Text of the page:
It’s not unlike the difference between your personal car and a rental.    Your car is likely tailored to your personal preferences and needs, ranging from the radio station selection to the contents of the glove box (where often no gloves actually reside!)  The personalization helps define your ownership and the idiosyncratic way you use the car, while simultaneously treating it well because it has to last a long time.  Compare that to most rentals, which are often driven in more extreme ways than personal cars, and even if you take care of the interior and exterior to avoid extra costs, your involvement and investment are minimal and temporary.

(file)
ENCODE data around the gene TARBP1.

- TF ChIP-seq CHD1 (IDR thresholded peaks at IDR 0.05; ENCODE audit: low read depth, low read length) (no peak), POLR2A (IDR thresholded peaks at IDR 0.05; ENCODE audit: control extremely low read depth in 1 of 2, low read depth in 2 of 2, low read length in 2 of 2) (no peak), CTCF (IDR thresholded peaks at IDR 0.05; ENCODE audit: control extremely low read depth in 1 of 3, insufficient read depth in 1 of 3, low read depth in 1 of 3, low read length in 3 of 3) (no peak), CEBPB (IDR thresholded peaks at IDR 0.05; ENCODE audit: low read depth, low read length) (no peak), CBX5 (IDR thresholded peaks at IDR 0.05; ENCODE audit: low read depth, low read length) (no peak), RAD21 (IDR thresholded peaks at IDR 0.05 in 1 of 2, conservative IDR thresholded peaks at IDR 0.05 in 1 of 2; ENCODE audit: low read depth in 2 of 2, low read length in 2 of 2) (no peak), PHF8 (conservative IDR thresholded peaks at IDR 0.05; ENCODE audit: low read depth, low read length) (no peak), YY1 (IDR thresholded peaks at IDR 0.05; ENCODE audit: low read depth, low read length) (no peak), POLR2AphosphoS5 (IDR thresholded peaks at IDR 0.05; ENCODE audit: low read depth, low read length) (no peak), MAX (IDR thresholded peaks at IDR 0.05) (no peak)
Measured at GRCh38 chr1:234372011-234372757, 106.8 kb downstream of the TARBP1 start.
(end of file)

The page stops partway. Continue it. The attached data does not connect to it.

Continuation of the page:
So back to making decisions like Bring Your Own Technology for schools.  School can’t be expected to be The Apple Store, Microsoft Store and Radio Shack for every device under the Sun, but as more students and faculty have their own devices, the less need there may be for this command and control approach.  The more opportunity kids have to customize and kick the tires on their own personal devices, the more adept they will become with them, and the easier it will be for them to use.  There’s investment in this set of tech tools this way, versus borrowed technology.  And in the end, there will be more investment in making the device, whether its a tablet or laptop or projector, to reach farther out to the edges of the devices capabilities.  That’s a good thing.  We should know what device to choose for the job at hand and be able to use a wide range of them, in any environment, rather than just one- it’s just like learning multiple languages, or knowing what tool to select from the aisles and thousands of choices at Home Depot.